POLICE patrols in Helensburgh and Lomond are to be stepped up during the Euro 2020 football championships, the area’s inspector has promised.

Inspector Roddy MacNeill says his officers will visit licensed premises in the area throughout the tournament to make sure they are complying both with licensing rules and Covid-19 requirements.

The championships – delayed for a year because of the pandemic – kick off on Friday evening, with Scotland's first match taking place against the Czech Republic at Hampden on Monday, June 14 with a 2pm kick-off.

Inspector MacNeill also gave more details of plans to place 30mph stickers on wheelie bins as part of the latest effort to stop speeding motorists.

Arrochar and Garelochhead will be used as two pilot areas for the latter project, which the officer admits sounds “a bit odd”, but says has worked successfully in Dumfries.

Councillors are set to hear from the inspector at a virtual meeting of Argyll and Bute Council’s Helensburgh and Lomond area committee on Thursday, June 17.

Inspector MacNeill said: “We will experience resource demand from the Euros this month, but officer numbers from this area attending are minimal.

“Licensed premises are back in business and we will once again be visiting premises to ensure compliance with licensing legislation and also any remaining Covid-19 requirements. Patrols will be increased during the Euros.

“Speeding as always is on the radar; there are various ‘hot spots’ around the sub division that we, assisted by our traffic department colleagues, are addressing to the best of our ability.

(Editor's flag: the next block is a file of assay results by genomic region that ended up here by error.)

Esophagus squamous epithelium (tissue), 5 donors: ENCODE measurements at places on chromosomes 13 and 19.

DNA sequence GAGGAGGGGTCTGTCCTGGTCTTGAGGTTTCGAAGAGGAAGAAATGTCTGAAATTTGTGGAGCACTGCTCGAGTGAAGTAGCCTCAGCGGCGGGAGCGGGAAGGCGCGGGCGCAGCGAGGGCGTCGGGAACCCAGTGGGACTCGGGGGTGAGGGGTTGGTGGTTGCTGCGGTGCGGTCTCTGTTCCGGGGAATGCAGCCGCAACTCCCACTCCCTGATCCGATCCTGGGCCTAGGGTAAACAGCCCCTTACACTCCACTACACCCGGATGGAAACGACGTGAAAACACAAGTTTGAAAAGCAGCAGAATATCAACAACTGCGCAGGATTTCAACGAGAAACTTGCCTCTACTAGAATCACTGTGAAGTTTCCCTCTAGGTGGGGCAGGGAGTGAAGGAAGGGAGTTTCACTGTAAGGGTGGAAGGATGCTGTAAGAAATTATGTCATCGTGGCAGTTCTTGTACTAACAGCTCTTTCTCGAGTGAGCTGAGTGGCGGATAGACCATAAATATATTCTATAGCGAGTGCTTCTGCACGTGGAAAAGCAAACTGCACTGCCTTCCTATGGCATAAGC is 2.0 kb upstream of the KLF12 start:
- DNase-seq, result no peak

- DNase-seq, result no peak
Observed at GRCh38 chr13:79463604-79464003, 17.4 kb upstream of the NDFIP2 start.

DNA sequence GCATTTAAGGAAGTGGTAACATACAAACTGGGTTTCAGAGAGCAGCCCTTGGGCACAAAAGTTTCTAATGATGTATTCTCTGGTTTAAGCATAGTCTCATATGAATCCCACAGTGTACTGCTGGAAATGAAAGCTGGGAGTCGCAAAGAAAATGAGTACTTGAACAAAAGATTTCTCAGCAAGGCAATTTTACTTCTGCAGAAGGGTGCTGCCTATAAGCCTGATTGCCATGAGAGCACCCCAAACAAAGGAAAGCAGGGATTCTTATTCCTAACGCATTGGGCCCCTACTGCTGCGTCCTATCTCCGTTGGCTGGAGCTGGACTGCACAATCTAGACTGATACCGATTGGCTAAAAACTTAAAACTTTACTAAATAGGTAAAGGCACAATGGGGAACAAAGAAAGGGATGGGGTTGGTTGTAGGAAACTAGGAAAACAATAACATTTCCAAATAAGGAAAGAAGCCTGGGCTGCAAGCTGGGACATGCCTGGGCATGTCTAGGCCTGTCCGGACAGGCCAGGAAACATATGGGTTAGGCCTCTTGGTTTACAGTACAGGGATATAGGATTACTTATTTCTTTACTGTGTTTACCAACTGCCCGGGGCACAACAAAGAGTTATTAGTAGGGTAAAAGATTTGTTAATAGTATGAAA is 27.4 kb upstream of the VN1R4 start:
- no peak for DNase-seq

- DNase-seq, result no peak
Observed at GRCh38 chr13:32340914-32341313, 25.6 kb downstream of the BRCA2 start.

“I have arranged for 30mph speed limit stickers to be put on all the wheelie bins on the main roads through Arrochar, it has been trialled in Dumfries with some success.

“On bin days it gives drivers a line of reminders about the limit and is thought to influence driver behaviour. I am going to do likewise in Garelochhead.

“I appreciate it does sound a bit odd, but is not costly and is quite visually effective. I will assess these two areas once complete and take it from there.”

The inspector also gave details of government funding which had been received for joint patrols by police officers and local authority staff, in view of expected increases in visitor numbers this summer.

He added: “It will involve a police officer patrolling jointly with a newly appointed authority warden and they will cover the more outlying areas as well as the towns.

“They will visit the common ‘wild camping’ areas and educate those present on appropriate behaviour when at these locations.

“Initial patrols started last weekend in Cowal, and a Helensburgh and Lomond Warden post has been advertised.

“The general area is getting busier with visitors, more so over within the general National Park areas – Duck Bay, Luss, West Loch Lomond, Tarbet and Arrochar.

“Joint National Park and police patrols are underway and officers are joining National Park rangers on patrol on Loch Lomond. [We are] seeing a substantial increase in numbers [of] jet skis, boats and swimmers.

“Officers are assisting to enforce by laws and also providing a presence on the islands. This is a very worthwhile exercise.”